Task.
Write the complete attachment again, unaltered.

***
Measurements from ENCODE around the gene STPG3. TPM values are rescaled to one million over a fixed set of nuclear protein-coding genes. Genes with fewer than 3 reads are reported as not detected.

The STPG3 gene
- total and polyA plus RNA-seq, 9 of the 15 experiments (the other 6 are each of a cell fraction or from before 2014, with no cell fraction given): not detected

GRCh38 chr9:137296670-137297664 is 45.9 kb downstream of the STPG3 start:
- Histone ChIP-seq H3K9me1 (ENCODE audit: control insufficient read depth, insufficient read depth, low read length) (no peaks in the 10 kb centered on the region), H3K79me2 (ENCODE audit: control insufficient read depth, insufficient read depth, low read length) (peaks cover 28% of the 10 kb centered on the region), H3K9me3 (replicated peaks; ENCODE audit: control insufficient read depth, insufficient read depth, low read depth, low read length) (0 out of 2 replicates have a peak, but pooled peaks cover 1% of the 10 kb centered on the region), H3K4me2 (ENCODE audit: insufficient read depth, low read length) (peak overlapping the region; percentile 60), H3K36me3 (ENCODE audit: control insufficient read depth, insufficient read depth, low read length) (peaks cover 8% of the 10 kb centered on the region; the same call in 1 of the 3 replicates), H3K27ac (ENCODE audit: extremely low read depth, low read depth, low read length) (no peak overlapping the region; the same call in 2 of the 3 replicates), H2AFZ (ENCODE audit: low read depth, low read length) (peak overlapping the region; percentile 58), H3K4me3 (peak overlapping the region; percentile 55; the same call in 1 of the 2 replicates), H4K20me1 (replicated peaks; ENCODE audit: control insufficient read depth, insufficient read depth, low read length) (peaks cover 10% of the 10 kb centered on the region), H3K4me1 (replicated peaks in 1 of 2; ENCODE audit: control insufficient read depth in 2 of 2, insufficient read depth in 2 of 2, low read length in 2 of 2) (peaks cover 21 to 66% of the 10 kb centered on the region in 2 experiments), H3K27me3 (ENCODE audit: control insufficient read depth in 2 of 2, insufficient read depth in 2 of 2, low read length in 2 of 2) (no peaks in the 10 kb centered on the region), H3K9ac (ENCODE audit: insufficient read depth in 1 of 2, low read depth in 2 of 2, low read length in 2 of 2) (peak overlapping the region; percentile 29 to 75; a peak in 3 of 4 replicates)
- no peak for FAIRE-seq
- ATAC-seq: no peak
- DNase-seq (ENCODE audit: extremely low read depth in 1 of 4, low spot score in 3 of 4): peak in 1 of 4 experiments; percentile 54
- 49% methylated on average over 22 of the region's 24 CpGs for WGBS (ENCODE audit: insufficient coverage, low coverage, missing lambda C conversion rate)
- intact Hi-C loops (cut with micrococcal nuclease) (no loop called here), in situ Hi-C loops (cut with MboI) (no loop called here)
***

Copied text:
Measurements from ENCODE around the gene STPG3. TPM values are rescaled to one million over a fixed set of nuclear protein-coding genes. Genes with fewer than 3 reads are reported as not detected.

The STPG3 gene
- total and polyA plus RNA-seq, 9 of the 15 experiments (the other 6 are each of a cell fraction or from before 2014, with no cell fraction given): not detected

GRCh38 chr9:137296670-137297664 is 45.9 kb downstream of the STPG3 start:
- Histone ChIP-seq H3K9me1 (ENCODE audit: control insufficient read depth, insufficient read depth, low read length) (no peaks in the 10 kb centered on the region), H3K79me2 (ENCODE audit: control insufficient read depth, insufficient read depth, low read length) (peaks cover 28% of the 10 kb centered on the region), H3K9me3 (replicated peaks; ENCODE audit: control insufficient read depth, insufficient read depth, low read depth, low read length) (0 out of 2 replicates have a peak, but pooled peaks cover 1% of the 10 kb centered on the region), H3K4me2 (ENCODE audit: insufficient read depth, low read length) (peak overlapping the region; percentile 60), H3K36me3 (ENCODE audit: control insufficient read depth, insufficient read depth, low read length) (peaks cover 8% of the 10 kb centered on the region; the same call in 1 of the 3 replicates), H3K27ac (ENCODE audit: extremely low read depth, low read depth, low read length) (no peak overlapping the region; the same call in 2 of the 3 replicates), H2AFZ (ENCODE audit: low read depth, low read length) (peak overlapping the region; percentile 58), H3K4me3 (peak overlapping the region; percentile 55; the same call in 1 of the 2 replicates), H4K20me1 (replicated peaks; ENCODE audit: control insufficient read depth, insufficient read depth, low read length) (peaks cover 10% of the 10 kb centered on the region), H3K4me1 (replicated peaks in 1 of 2; ENCODE audit: control insufficient read depth in 2 of 2, insufficient read depth in 2 of 2, low read length in 2 of 2) (peaks cover 21 to 66% of the 10 kb centered on the region in 2 experiments), H3K27me3 (ENCODE audit: control insufficient read depth in 2 of 2, insufficient read depth in 2 of 2, low read length in 2 of 2) (no peaks in the 10 kb centered on the region), H3K9ac (ENCODE audit: insufficient read depth in 1 of 2, low read depth in 2 of 2, low read length in 2 of 2) (peak overlapping the region; percentile 29 to 75; a peak in 3 of 4 replicates)
- no peak for FAIRE-seq
- ATAC-seq: no peak
- DNase-seq (ENCODE audit: extremely low read depth in 1 of 4, low spot score in 3 of 4): peak in 1 of 4 experiments; percentile 54
- 49% methylated on average over 22 of the region's 24 CpGs for WGBS (ENCODE audit: insufficient coverage, low coverage, missing lambda C conversion rate)
- intact Hi-C loops (cut with micrococcal nuclease) (no loop called here), in situ Hi-C loops (cut with MboI) (no loop called here)